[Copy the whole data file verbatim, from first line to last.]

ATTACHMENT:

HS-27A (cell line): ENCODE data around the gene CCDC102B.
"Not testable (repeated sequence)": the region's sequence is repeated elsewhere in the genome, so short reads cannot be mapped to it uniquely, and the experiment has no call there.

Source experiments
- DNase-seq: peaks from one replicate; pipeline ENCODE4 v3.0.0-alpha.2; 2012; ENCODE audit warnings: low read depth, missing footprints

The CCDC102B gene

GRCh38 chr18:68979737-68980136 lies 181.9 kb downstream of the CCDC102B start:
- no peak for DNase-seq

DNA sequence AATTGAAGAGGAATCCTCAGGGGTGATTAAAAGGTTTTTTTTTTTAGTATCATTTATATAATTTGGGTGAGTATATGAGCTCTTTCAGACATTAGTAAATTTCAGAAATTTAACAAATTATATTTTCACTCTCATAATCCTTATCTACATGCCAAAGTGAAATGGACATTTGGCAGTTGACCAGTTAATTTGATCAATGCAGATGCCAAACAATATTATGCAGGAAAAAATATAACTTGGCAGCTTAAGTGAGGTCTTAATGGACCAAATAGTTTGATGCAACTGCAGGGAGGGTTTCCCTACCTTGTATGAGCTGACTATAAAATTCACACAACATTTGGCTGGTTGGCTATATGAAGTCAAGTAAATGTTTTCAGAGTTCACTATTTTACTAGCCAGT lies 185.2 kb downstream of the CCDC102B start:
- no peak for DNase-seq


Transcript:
HS-27A (cell line): ENCODE data around the gene CCDC102B.
"Not testable (repeated sequence)": the region's sequence is repeated elsewhere in the genome, so short reads cannot be mapped to it uniquely, and the experiment has no call there.

Source experiments
- DNase-seq: peaks from one replicate; pipeline ENCODE4 v3.0.0-alpha.2; 2012; ENCODE audit warnings: low read depth, missing footprints

The CCDC102B gene

GRCh38 chr18:68979737-68980136 lies 181.9 kb downstream of the CCDC102B start:
- no peak for DNase-seq

DNA sequence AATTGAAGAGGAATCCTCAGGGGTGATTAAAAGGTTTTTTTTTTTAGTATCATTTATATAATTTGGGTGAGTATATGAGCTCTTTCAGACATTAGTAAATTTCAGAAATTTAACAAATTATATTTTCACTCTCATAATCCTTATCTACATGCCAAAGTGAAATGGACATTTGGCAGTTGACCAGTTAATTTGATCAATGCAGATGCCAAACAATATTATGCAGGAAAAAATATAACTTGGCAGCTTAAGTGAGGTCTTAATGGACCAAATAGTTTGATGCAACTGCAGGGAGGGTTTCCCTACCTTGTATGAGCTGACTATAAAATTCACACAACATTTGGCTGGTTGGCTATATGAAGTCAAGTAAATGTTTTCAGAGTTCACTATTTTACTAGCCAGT lies 185.2 kb downstream of the CCDC102B start:
- no peak for DNase-seq